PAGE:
New research by AllerGen investigators Drs Manel Jordana and Susan Waserman and their team at McMaster University helps to explain why allergies to some foods, such as peanut, may persist for a lifetime.
The study, published in the Journal of Allergy and Clinical Immunology, found that long-lasting “memory” cells that are specific for the allergen are responsible for the lifelong persistence of such food allergies and, therefore, provide a key target for future therapeutic interventions.
A food allergy is an abnormal immune response to foods. The immune system mistakenly identifies a specific food allergen as harmful, and triggers the production of an antibody called IgE to neutralize it. The next time the food is consumed, the IgE antibodies recognize it and signal the immune system to react.
“We found that the cells that produce IgE actually have a much shorter lifespan than previously thought, and that they must be frequently replenished to perpetuate a long-lasting food allergy,” said Dr. Jordana, a Professor of Pathology and Molecular Medicine at McMaster. “We wanted to understand the biological mechanisms underlying that ‘replenishment.’”
The researchers conducted long-term studies using a murine (mouse) model that mimics several features of human food allergy. They observed that serum levels of IgE to peanut decreased over time. However, allergen exposure re-established IgE levels and, subsequently, the ability of mice to experience anaphylaxis.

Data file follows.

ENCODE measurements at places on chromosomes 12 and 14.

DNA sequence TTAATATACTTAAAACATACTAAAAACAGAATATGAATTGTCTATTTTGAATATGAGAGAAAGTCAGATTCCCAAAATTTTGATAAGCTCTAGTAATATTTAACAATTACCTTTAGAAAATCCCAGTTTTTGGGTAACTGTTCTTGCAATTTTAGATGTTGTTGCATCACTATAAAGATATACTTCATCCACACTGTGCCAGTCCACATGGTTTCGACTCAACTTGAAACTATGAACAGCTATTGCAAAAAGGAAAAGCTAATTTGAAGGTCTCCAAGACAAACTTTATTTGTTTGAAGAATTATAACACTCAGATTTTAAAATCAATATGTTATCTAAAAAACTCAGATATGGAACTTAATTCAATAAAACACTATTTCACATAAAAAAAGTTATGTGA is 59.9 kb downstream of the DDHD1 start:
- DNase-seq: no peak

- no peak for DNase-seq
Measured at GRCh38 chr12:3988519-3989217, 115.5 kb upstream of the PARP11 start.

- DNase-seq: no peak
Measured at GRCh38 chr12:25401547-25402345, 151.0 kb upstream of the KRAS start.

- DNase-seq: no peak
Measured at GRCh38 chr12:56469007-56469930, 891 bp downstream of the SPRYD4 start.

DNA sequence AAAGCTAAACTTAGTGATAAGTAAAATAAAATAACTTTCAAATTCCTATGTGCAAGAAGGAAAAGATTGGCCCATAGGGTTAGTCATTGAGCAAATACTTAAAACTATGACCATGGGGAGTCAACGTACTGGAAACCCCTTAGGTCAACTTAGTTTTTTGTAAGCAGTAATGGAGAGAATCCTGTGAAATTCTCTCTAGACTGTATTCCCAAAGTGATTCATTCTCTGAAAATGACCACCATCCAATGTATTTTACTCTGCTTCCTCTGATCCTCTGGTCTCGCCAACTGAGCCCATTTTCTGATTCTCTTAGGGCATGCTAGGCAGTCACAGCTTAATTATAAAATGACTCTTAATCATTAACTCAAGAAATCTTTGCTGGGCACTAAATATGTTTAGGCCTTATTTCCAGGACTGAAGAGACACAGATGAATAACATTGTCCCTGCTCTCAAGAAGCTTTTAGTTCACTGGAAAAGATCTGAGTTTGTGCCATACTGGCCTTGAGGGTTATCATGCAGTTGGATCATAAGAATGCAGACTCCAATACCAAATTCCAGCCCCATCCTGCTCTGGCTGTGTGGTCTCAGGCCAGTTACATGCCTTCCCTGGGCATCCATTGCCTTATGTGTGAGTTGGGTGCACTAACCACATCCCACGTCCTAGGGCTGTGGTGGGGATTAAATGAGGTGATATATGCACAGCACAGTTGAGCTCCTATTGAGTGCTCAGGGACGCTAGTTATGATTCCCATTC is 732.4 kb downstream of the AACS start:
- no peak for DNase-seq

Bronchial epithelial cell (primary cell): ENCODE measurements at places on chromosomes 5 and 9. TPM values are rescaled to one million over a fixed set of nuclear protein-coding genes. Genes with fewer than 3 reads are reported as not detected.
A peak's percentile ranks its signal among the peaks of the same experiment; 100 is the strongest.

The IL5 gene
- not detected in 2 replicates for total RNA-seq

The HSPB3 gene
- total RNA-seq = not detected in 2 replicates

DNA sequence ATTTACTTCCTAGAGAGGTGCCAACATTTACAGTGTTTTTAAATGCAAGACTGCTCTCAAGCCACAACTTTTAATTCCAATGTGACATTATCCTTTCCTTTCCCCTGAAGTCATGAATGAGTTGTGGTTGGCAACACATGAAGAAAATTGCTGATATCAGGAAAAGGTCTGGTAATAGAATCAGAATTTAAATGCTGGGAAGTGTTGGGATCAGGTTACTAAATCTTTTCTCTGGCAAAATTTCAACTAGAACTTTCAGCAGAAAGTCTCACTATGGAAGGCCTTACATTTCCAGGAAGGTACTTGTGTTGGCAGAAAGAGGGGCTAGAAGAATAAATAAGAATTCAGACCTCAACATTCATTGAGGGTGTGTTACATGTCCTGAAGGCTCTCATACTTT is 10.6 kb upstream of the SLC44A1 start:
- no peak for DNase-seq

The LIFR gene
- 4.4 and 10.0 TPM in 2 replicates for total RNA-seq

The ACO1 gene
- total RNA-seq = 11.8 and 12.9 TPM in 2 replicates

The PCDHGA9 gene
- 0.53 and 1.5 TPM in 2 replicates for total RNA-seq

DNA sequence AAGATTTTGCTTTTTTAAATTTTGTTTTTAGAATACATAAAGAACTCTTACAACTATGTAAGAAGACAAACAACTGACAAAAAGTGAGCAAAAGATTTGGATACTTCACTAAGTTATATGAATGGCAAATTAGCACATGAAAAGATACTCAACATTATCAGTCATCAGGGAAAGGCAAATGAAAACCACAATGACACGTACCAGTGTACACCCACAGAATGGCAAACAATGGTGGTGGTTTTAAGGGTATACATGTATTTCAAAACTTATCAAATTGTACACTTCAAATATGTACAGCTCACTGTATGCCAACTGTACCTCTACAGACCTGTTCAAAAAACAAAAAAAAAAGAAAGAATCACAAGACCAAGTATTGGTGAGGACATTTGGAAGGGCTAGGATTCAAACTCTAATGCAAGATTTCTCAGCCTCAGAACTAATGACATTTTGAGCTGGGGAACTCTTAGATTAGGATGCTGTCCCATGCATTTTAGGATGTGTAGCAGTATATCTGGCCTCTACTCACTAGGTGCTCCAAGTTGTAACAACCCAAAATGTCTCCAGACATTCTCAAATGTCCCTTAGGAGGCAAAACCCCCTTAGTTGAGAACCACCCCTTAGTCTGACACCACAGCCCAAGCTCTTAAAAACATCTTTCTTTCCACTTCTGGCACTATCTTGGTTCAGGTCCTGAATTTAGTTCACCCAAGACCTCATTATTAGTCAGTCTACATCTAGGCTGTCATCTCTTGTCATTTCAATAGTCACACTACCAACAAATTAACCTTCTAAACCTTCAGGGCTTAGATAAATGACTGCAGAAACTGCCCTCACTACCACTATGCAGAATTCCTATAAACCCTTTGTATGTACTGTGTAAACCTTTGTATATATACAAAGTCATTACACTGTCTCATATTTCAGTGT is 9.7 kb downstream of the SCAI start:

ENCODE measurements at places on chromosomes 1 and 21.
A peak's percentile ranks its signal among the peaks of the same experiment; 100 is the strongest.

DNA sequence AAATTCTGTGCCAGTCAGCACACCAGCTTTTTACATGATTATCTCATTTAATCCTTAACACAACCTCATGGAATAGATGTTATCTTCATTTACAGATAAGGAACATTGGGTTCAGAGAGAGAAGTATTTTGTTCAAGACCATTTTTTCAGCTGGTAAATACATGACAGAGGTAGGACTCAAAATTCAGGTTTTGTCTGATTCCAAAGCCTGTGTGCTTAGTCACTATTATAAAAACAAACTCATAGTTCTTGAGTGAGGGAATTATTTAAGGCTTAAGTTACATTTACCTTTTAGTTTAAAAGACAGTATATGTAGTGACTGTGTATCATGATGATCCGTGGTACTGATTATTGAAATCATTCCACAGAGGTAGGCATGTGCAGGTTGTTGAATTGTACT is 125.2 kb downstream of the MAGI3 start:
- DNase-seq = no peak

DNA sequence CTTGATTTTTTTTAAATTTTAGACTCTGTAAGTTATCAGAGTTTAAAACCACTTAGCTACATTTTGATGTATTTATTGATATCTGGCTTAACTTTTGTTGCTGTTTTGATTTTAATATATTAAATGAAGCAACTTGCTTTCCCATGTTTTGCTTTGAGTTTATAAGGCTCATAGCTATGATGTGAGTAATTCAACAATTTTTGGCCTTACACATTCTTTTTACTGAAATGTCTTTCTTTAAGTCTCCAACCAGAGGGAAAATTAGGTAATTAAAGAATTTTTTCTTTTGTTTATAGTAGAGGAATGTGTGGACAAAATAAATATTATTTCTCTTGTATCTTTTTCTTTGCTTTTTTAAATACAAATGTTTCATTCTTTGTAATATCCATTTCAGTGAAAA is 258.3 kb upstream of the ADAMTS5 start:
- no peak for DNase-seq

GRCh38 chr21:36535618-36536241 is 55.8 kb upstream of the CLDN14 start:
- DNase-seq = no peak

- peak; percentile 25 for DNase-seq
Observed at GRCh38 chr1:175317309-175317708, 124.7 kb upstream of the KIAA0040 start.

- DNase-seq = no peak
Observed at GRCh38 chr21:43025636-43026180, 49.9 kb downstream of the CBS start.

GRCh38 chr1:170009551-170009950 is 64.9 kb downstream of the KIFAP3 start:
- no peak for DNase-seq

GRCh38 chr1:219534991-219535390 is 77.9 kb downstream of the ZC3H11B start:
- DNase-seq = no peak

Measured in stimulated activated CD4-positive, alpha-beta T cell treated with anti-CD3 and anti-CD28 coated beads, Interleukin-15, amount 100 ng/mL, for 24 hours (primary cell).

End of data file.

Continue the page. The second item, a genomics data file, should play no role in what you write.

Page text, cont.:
The body’s memory cells specific for the allergen last for virtually a lifetime and are responsible for maintaining clinical reactivity, according to Dr. Rodrigo Jiménez-Saiz who, along with AllerGen HQP Dr. Derek Chu, is one of the first co-authors of the study.
“These cells ‘remember’ the food allergen they are specific for, and upon re-encountering the allergen they become activated and replenish the cells that produce IgE antibodies, which ultimately mediate the allergic reaction,” he said.
The findings can be extrapolated to explain lifelong food allergies in humans, and represent an “important step in identifying memory cells as a therapeutic target with disease-transforming potential,” commented Dr. Jordana.
Currently, the McMaster team is intensely investigating these concepts in humans. The research was funded by AllerGen NCE and grants from Food Allergy Canada, MedImmune LLC and the National Institutes of Health.